A franchise is a business arrangement that allows a person to operate under the name of an already established business.
A recent dispute involved an International Restaurant franchisor who terminated its agreements with its Australian franchisees for non-payment of outstanding fees. The franchisor commenced Federal Court proceedings against the former franchisees alleging that:
- the former franchisees where operating restaurants in a way that infringes the franchisor’s Australian registered trade mark; and
- contravened the Competition and Consumer Act 2010 (Cth) (Australian Consumer Law).
A person infringes a registered trade mark if the person uses as a trade mark a sign that is substantially identical with, or deceptively similar to, the trade mark in relation to goods or services in respect of which the trade mark is registered.
The franchisor also alleged that the former franchisees where representing to consumers that the restaurants they operated were operating with the sponsorship or approval of the International Restaurant. The franchisor claimed those representations were false or misleading and contravened Australian Consumer Law.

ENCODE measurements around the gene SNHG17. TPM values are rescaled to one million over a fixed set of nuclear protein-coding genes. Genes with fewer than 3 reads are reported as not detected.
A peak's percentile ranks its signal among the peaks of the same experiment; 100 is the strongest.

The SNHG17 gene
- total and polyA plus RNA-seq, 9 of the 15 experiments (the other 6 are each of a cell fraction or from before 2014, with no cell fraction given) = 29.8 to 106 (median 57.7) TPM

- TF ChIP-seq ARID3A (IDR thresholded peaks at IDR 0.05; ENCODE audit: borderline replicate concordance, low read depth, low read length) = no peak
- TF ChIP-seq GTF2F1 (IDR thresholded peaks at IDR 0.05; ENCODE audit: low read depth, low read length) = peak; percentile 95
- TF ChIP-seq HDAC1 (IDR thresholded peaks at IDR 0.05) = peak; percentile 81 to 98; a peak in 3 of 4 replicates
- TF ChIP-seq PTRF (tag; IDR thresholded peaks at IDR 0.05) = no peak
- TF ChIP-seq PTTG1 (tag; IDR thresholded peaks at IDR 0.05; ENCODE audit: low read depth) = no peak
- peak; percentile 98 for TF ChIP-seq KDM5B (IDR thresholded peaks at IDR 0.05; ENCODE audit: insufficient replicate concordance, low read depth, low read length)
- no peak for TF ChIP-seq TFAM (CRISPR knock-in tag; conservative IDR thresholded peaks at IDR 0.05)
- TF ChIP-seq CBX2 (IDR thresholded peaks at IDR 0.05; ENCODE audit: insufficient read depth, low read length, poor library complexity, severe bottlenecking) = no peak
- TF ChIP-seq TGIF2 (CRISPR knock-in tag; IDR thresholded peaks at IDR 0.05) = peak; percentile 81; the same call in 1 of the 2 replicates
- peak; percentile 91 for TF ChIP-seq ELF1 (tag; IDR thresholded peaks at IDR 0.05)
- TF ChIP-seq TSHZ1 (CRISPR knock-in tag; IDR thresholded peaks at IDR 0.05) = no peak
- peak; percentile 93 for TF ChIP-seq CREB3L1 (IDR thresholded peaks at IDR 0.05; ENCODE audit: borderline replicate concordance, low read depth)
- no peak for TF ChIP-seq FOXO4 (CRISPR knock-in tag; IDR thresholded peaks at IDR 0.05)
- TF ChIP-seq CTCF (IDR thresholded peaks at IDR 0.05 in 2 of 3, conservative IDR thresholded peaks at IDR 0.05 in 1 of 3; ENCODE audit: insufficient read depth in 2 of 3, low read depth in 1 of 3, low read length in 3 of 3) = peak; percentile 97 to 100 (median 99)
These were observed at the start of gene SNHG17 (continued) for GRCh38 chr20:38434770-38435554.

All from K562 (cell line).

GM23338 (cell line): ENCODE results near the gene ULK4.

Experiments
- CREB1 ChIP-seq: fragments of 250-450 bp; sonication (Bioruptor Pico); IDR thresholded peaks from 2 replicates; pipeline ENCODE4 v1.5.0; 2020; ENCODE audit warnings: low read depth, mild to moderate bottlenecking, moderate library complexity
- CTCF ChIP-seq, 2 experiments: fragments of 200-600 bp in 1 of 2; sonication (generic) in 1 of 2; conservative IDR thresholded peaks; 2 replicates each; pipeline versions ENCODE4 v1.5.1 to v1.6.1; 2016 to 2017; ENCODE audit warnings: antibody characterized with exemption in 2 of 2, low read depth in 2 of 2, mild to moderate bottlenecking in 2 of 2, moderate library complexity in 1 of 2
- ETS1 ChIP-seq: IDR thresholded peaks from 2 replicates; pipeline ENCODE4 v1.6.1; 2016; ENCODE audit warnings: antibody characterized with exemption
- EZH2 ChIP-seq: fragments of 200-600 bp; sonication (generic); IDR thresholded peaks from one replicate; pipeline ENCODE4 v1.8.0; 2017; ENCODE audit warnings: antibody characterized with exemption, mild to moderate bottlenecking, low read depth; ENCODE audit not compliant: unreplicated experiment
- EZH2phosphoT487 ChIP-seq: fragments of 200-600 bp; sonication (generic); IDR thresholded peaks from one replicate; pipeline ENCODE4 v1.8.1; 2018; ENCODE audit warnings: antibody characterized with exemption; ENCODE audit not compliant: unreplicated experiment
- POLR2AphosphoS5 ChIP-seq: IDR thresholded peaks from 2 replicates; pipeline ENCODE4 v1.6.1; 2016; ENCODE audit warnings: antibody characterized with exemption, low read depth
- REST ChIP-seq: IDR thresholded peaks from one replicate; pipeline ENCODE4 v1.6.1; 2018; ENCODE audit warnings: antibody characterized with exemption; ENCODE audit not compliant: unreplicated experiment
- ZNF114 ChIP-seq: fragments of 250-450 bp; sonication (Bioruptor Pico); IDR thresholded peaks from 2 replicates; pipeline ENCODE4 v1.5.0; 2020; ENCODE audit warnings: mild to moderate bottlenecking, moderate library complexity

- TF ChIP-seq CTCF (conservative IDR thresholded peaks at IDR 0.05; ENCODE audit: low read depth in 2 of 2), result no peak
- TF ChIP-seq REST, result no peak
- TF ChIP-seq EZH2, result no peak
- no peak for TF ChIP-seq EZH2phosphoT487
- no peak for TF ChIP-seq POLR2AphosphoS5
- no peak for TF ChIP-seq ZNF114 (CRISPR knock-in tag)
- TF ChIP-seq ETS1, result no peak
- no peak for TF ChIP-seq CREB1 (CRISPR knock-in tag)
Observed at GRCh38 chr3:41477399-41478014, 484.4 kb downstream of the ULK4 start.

The franchisor put evidence before the court about the quality of food at the former franchisees’ restaurants. The court granted an interlocutory injunction and held that the franchisor had a prima facie case and that there was a probability that the franchisor would be entitled to the final relief. Taking into account the potential for reputational damage (and the franchisor’s undertaking as to damages to the court) the former franchisees were restrained from using the trade mark, the service and goods descriptions and the domain name until the matter is fully determined by the court.
The take away point is that applications for urgent interlocutory relief are heard quickly. Here the former franchisees were ordered to pay the franchisor’s costs of the application for interlocutory relief.